So if 1kWh of energy is produced using traditional electricity and one pound of CO2, then a solar panel producing 547.5kWh keeps 547.50 pounds of carbon dioxide out of the atmosphere annually.

Suppose you consider that the average home has a solar array of 20 panels. In that case, you are looking at a hugely positive impact on reducing greenhouse gasses before they are even created. 

What is the carbon footprint of making a solar panel?

Sources listed below suggest that the carbon footprint of a solar array is roughly 20 times smaller than that of a power plant producing the same amount of energy.

The solar array has a first-year carbon emission rating of about 50g. That is due to the way solar panel manufacturing occurs. 

As the solar panel ages, it earns back the carbon emissions produced during its manufacturing. In 3-4 years of operation, the solar array enters net zero, producing enough clean energy to erase the energy and greenhouse gasses used to create the array.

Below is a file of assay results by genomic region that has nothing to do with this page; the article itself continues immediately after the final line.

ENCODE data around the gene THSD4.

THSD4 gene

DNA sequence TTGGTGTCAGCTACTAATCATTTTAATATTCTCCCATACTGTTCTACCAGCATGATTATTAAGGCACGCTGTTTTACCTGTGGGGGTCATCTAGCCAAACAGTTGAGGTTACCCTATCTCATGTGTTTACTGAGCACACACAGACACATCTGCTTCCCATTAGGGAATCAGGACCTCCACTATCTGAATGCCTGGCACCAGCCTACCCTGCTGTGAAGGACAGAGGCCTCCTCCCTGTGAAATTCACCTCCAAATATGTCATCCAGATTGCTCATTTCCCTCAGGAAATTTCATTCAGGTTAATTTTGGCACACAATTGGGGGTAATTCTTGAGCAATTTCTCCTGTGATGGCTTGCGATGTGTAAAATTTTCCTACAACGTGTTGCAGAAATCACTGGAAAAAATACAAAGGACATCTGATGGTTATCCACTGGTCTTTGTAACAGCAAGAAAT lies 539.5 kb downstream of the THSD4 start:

It is possible now that a solar panel manufacturing plant could use solar energy rather than traditional energy created by burning fossil fuels. If that were to occur, the carbon footprint of the panels from that plant would leave the plant at a net-zero status. 

Do solar photovoltaic panels produce more energy than it takes to make them?

Theoretically, solar photovoltaic panels can produce more energy than it takes to create them. However, in reality, how you answer that question depends on:

  1. The number of direct sunlight hours the panel receives each day. A solar panel that receives shade in the afternoon will produce far less energy than the same solar panel in a desert that receives full sun for 8-10 hours daily. 
  2. The size of the panel is essential.

Overall, solar panels produce a lot more energy than it takes to manufacture them, and the energy they produce is green energy, free of greenhouse gases. 


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Elliot has 20+ years of experience in renewable technology, from conservation to efficient living. His passion is to help others achieve independent off-grid living.